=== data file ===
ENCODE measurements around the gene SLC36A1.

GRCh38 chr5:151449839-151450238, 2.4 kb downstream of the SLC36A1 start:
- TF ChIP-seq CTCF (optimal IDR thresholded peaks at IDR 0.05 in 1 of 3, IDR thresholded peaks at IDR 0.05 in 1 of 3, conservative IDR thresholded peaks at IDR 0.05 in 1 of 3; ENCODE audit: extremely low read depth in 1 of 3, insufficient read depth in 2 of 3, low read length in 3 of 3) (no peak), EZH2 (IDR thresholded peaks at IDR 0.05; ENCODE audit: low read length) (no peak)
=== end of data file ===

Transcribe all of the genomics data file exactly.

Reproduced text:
ENCODE measurements around the gene SLC36A1.

GRCh38 chr5:151449839-151450238, 2.4 kb downstream of the SLC36A1 start:
- TF ChIP-seq CTCF (optimal IDR thresholded peaks at IDR 0.05 in 1 of 3, IDR thresholded peaks at IDR 0.05 in 1 of 3, conservative IDR thresholded peaks at IDR 0.05 in 1 of 3; ENCODE audit: extremely low read depth in 1 of 3, insufficient read depth in 2 of 3, low read length in 3 of 3) (no peak), EZH2 (IDR thresholded peaks at IDR 0.05; ENCODE audit: low read length) (no peak)